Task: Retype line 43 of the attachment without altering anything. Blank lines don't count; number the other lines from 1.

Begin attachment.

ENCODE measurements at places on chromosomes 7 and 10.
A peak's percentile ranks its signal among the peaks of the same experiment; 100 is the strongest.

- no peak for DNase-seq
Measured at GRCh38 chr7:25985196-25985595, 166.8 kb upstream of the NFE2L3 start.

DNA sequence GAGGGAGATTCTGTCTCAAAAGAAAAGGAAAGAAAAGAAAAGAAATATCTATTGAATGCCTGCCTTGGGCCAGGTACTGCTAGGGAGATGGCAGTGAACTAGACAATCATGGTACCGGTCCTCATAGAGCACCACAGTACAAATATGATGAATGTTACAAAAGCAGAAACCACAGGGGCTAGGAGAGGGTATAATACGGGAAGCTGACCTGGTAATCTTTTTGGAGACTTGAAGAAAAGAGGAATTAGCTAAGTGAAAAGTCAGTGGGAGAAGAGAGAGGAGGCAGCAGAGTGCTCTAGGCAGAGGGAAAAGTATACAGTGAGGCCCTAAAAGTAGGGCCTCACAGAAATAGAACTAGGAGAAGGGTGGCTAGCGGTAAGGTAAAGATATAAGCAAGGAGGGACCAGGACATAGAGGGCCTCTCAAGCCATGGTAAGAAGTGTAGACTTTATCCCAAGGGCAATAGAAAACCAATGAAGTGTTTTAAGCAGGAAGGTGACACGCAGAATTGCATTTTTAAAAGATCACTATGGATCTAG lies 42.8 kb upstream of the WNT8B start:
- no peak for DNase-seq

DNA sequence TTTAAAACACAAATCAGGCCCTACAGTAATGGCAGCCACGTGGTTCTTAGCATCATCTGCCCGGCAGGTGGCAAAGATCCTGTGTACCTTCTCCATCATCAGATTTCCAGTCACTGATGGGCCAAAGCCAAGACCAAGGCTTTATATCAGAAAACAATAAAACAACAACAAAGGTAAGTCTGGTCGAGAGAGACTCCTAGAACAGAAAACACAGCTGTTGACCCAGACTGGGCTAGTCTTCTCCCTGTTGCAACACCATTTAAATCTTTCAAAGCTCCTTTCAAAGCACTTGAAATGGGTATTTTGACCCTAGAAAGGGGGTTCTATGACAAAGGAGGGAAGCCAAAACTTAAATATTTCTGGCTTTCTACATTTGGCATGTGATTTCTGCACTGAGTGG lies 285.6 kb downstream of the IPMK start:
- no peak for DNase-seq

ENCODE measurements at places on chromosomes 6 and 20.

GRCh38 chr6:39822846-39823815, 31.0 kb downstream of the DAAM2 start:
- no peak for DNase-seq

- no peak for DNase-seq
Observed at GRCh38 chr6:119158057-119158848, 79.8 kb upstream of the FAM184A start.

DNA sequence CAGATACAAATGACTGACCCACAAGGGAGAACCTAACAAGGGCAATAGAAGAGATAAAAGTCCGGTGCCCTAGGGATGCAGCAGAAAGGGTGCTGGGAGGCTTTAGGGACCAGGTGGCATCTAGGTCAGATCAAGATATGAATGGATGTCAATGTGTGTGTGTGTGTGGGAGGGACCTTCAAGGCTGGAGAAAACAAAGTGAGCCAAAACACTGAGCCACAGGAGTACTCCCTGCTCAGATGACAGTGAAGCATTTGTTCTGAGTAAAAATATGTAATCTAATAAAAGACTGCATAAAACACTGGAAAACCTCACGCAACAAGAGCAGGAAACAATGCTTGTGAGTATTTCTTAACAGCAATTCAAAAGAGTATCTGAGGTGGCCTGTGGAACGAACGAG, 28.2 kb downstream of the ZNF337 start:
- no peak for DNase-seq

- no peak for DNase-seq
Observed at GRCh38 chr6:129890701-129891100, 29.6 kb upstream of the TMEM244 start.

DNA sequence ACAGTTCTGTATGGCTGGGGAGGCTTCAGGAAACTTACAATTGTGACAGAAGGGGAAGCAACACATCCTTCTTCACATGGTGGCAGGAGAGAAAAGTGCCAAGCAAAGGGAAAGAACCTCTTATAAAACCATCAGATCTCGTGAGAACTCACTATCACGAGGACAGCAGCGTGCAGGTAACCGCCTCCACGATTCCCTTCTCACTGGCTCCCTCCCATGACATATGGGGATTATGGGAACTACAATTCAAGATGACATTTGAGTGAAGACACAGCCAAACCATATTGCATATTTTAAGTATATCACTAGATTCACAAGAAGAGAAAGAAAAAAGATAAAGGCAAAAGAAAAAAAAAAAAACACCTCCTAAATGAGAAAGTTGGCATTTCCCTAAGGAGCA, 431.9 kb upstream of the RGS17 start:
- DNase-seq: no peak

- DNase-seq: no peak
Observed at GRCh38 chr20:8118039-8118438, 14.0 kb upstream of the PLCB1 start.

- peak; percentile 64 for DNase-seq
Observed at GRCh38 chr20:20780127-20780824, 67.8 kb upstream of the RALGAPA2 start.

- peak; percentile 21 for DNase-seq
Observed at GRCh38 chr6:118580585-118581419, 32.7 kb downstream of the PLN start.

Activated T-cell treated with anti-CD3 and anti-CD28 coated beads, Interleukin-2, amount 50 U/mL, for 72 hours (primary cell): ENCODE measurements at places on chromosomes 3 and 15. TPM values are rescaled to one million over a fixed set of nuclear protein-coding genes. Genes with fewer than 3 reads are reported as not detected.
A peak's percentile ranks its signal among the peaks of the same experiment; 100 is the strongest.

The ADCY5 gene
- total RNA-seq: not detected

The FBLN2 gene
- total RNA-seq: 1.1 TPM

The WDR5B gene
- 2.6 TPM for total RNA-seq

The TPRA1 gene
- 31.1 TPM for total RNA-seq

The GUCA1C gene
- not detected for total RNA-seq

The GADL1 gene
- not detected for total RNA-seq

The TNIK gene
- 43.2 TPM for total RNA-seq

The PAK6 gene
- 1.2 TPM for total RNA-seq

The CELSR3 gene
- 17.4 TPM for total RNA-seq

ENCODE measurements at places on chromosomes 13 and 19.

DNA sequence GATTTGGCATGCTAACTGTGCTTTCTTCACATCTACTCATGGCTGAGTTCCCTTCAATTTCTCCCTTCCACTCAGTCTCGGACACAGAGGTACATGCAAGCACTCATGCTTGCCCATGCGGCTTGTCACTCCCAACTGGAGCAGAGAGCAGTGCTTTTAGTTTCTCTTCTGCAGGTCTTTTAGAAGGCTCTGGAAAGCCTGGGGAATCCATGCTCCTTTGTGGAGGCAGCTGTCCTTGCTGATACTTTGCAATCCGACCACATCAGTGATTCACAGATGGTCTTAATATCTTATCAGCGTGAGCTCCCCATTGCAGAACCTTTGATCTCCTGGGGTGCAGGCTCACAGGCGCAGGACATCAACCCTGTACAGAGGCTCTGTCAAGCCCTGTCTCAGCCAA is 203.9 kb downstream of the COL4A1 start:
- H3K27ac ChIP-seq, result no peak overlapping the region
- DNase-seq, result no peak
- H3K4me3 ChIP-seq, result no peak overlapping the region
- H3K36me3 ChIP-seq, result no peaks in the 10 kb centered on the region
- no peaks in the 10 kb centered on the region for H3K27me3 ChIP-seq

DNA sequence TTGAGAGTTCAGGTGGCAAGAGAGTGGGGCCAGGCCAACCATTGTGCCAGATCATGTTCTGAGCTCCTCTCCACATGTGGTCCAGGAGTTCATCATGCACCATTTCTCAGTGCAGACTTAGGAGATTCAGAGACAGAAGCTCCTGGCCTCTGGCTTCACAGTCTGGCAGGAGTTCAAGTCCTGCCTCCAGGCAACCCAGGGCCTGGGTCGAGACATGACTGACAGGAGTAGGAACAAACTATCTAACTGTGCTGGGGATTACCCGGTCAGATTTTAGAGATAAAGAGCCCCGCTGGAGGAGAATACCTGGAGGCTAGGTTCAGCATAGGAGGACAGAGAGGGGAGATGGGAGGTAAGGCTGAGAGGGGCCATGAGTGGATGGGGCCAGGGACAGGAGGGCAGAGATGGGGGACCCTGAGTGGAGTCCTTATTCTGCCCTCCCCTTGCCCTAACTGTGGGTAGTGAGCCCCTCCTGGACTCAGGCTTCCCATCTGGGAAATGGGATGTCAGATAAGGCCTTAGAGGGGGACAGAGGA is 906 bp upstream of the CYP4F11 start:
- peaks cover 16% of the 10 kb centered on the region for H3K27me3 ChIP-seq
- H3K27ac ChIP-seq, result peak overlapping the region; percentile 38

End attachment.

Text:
- 1.2 TPM for total RNA-seq